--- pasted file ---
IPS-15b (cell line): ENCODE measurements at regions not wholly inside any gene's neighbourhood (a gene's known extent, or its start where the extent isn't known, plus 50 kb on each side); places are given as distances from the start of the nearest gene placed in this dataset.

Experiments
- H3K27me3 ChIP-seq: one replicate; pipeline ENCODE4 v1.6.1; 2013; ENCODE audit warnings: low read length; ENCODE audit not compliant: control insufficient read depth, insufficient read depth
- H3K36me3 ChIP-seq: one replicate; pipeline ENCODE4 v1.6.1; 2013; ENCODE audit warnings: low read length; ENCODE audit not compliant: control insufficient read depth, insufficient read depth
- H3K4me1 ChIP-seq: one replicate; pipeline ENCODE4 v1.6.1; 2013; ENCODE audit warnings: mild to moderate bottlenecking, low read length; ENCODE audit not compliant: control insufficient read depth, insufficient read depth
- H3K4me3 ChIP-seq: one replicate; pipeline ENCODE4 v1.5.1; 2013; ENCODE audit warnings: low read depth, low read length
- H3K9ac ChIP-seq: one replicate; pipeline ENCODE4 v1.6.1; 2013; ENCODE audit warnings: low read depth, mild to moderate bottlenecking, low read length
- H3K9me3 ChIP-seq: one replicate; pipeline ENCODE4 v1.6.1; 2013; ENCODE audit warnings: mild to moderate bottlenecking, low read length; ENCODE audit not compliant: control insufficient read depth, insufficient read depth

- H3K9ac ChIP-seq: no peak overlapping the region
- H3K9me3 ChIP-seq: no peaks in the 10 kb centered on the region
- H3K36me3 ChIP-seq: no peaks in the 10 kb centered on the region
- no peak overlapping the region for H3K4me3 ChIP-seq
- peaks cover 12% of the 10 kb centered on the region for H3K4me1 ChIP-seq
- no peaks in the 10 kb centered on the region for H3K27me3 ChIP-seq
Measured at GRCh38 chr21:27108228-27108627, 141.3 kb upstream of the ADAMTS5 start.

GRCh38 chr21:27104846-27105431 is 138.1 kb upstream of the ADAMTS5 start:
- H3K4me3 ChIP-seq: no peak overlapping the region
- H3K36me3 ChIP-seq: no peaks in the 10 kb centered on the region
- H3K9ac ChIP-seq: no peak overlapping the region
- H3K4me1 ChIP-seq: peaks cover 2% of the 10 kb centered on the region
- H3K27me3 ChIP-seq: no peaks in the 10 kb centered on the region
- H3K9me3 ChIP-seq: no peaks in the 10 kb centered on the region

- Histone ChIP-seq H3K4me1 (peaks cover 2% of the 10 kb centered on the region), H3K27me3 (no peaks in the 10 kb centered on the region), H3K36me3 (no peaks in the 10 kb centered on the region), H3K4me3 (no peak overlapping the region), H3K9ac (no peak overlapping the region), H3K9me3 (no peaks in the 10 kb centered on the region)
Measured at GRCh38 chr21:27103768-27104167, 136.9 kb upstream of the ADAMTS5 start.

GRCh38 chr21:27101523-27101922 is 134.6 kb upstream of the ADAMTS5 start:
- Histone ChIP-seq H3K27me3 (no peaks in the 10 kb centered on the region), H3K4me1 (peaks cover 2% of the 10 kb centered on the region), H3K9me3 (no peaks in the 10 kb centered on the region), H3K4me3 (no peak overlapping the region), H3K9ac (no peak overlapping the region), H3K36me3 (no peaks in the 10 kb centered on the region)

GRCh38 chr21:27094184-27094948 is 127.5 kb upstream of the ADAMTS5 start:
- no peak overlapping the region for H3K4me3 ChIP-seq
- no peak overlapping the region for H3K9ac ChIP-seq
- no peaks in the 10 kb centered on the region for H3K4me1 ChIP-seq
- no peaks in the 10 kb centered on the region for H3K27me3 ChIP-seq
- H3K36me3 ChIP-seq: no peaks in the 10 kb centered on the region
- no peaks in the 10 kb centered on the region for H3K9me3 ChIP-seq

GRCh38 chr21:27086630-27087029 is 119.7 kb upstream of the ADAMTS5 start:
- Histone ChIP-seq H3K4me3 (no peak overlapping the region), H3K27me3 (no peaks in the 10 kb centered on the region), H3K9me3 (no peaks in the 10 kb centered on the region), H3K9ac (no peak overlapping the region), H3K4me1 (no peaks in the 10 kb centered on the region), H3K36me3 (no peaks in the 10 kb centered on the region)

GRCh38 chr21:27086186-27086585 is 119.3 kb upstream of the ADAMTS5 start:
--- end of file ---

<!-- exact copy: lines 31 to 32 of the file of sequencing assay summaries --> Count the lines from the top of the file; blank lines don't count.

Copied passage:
- no peaks in the 10 kb centered on the region for H3K27me3 ChIP-seq
- H3K36me3 ChIP-seq: no peaks in the 10 kb centered on the region